Charles Champion, merchant and Port Isabel developer, son of Joseph Bronson Champion (also shown as Guiseppe Campioni on some genealogy listings), an Italian immigrant, and Marcela (Garcia) Champion, was born on February 9, 1870, in Point Isabel (later known as Port Isabel), Texas, where his father and uncles were the town's early settlers. He was one of eleven children, though one child died at a young age. Both parents died relatively young, which left the older brothers to care for their younger siblings. Brothers John and Charles clerked for a time in the Point Isabel store of Christian Hess.
John Champion acquired a half interest in the store by 1887. In 1894, when Charles returned from Hidalgo County, where he had served as district clerk, he bought the frame building store from his brother and renamed it “The Champion Store.” Charles Champion married Margarita Orive on March 19, 1897. They had six children. In 1899 he built an impressive two-story brick building that he called "The Key of the Gulf." Its first floor had many uses over time, including a variety of merchandising, use as a U. S. customs house, and, for the year 1901, a U. S. post office, with Champion appointed as the town's second postmaster. The building also housed the town's first telephone. The Champion family lived on the second floor.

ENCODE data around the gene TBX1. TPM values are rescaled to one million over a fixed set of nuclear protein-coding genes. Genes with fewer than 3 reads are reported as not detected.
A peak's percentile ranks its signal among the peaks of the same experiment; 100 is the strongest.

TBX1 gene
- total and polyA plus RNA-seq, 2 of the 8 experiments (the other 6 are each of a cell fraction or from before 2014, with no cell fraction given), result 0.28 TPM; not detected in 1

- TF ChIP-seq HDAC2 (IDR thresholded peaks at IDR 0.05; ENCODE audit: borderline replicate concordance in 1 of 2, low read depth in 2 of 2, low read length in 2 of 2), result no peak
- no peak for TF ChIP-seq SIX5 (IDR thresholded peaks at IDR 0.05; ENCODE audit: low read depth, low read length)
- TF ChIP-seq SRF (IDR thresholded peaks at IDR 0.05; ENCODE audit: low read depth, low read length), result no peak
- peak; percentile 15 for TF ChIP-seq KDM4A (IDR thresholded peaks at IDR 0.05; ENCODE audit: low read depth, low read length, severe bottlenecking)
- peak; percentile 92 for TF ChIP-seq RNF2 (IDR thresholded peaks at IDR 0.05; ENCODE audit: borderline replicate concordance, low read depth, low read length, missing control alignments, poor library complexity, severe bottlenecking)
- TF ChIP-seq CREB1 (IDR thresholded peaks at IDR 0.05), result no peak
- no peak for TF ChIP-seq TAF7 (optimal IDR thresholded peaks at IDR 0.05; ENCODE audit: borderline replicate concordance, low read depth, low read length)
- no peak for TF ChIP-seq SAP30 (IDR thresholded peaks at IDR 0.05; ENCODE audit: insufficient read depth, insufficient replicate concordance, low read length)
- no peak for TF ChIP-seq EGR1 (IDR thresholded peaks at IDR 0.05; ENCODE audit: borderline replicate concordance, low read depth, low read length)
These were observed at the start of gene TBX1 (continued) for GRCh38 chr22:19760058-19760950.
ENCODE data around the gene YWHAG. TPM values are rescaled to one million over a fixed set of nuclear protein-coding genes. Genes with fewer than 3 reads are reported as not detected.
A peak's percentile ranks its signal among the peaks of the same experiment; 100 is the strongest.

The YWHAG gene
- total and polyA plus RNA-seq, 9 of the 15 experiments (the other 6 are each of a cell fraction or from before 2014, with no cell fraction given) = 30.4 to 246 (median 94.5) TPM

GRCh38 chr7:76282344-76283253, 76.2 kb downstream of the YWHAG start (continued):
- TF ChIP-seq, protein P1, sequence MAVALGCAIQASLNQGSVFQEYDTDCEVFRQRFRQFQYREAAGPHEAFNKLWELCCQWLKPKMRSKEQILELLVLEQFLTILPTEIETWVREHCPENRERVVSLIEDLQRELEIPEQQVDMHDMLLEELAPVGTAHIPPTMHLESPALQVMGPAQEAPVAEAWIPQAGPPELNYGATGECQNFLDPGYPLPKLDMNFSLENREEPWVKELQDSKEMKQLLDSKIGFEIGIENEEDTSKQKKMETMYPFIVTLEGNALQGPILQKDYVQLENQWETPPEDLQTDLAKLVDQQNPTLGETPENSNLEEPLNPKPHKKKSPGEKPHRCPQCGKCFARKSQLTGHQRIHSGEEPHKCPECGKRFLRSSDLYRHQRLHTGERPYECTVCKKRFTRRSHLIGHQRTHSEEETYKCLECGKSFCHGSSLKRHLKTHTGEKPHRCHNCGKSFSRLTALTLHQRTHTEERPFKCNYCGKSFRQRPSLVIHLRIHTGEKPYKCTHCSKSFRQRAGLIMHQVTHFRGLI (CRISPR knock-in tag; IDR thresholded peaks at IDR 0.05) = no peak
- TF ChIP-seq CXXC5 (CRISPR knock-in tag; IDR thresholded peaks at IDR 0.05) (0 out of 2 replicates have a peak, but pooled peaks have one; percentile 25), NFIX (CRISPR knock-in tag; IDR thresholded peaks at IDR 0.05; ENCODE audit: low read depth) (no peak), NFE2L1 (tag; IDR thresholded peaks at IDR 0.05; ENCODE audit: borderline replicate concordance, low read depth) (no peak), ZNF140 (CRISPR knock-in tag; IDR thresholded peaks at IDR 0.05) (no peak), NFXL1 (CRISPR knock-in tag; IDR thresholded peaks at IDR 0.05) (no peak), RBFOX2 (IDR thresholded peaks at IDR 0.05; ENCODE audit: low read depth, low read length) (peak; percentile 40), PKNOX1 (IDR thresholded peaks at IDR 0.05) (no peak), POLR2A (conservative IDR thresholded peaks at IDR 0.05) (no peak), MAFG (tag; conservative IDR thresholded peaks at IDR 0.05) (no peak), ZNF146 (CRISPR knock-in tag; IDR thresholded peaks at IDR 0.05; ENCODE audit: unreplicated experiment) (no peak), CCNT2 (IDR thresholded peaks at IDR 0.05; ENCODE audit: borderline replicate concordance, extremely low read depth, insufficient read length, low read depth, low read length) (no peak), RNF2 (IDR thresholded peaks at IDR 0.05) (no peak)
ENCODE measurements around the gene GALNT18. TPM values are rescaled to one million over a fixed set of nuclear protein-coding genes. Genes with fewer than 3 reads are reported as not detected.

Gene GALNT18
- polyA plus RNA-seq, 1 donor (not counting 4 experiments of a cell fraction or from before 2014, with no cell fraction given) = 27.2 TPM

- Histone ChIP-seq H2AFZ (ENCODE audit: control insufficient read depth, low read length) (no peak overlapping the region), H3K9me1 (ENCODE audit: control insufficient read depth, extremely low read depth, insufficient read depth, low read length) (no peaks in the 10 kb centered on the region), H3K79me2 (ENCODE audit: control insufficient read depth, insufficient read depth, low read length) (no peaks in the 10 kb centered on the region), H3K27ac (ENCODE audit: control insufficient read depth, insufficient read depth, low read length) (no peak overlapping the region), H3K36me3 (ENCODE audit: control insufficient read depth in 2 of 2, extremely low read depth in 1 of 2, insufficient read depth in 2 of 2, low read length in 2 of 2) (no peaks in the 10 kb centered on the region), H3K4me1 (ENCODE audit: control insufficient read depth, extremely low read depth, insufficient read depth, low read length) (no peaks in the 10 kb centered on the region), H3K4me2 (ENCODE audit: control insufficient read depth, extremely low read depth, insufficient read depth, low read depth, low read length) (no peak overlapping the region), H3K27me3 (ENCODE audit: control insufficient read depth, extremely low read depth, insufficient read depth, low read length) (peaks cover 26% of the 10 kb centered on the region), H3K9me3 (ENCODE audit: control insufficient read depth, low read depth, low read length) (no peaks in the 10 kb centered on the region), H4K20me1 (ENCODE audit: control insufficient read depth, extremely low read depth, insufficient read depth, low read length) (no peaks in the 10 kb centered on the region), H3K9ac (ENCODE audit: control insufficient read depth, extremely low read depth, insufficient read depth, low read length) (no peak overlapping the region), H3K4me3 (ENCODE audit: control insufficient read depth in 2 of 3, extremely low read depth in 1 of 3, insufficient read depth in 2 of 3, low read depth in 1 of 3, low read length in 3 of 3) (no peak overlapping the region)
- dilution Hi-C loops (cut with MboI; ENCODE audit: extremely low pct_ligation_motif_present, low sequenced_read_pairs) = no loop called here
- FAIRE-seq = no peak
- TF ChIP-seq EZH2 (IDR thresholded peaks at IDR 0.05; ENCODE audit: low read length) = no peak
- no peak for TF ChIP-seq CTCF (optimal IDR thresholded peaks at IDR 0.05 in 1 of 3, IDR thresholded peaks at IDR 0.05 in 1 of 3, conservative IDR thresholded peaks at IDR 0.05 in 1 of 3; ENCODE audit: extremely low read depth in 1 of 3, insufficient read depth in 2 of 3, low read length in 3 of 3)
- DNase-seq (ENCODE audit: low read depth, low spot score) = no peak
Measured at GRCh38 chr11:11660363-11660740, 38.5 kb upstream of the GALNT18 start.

When the railroad came to the area in the early 1900s, Champion was instrumental in creating the area's fishing industry. Not only did he employ a number of people, but he also shipped products to cities in North Texas. Judge James B. Wells, Jr., purchased, in 1886, a one-half interest in the Santa Isabel land grant, which contained Point Isabel. Charles Champion purchased the remaining half in 1904 for $17,500 from E. K. Butler, president of the International Harvester Company of Chicago. Although the Champions led the Cameron County Republican opposition to the Democrats, Charles Champion joined Democratic party leader Wells as developer of the town of Point Isabel. Long a supporter of a deepwater port in Point Isabel, Champion died before its completion in 1933.
Charles Champion, at age fifty-six, died of cancer in San Antonio on May 3, 1926. He was buried in Port Isabel City Cemetery. In his will he donated the city cemetery to the Roman Catholic Church with the stipulation that the residents of the town could be buried in it without charge. A Texas Historical Commission marker, located at 317 E. Railroad Street in Port Isabel, was erected in honor of Charles Champion in 1996. In the twenty-first century the Champion store building serves as the Port Isabel Historical Museum and is renowned for its Gulf fish paintings on its facade.